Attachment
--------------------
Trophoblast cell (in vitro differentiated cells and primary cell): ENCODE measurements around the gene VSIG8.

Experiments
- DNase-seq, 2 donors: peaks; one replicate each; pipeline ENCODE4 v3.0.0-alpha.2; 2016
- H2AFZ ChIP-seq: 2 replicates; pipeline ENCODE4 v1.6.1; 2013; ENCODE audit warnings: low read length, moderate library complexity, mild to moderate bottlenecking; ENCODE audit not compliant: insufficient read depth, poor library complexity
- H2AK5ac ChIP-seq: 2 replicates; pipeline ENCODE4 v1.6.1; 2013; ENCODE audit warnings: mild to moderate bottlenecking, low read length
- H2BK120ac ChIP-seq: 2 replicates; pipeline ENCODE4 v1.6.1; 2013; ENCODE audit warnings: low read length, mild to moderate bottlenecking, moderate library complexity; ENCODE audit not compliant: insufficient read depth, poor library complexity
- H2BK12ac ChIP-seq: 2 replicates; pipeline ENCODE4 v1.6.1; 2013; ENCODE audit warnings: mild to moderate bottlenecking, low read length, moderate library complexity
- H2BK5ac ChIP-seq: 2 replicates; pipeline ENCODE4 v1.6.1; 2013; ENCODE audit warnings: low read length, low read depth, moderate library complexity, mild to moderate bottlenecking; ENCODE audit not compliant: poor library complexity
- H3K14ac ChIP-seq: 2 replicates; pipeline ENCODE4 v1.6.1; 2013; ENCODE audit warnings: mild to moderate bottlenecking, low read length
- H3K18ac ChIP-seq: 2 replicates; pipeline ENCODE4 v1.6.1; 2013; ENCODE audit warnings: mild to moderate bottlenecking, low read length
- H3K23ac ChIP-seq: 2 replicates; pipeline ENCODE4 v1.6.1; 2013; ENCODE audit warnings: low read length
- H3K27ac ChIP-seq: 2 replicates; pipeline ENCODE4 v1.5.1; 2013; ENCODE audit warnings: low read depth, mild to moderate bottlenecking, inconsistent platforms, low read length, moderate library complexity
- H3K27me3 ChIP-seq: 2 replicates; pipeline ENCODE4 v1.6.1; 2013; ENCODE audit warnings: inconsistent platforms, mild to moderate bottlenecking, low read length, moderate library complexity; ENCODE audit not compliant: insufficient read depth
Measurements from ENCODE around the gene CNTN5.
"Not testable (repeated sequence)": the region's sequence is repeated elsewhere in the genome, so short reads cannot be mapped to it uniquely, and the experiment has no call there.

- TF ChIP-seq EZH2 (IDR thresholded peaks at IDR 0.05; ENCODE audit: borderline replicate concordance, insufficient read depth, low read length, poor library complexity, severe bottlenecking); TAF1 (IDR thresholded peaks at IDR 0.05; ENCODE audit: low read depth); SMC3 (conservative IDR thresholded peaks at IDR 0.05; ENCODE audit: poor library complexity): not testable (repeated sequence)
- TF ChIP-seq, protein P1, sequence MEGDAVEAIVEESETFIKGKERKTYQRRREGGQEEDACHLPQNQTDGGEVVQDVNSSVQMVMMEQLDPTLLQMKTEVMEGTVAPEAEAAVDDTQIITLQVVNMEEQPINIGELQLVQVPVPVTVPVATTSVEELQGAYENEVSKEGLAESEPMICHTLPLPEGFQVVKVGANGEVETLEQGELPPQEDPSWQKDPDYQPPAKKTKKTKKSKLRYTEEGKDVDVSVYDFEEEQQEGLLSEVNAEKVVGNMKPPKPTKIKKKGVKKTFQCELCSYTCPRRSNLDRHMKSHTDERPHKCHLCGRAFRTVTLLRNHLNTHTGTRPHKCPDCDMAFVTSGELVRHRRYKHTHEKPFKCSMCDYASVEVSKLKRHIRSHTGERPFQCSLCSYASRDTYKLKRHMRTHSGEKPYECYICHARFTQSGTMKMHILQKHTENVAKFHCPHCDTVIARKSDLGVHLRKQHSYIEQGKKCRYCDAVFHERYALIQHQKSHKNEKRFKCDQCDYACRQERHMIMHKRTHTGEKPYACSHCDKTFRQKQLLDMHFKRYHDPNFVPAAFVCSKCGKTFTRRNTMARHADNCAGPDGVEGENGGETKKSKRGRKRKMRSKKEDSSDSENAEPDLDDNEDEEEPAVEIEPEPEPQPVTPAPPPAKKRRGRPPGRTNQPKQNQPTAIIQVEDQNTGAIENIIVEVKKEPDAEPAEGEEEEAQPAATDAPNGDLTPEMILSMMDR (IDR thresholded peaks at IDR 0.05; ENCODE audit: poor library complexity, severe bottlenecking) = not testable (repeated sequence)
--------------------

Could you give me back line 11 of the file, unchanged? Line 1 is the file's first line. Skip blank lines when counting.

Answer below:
- H3K23ac ChIP-seq: 2 replicates; pipeline ENCODE4 v1.6.1; 2013; ENCODE audit warnings: low read length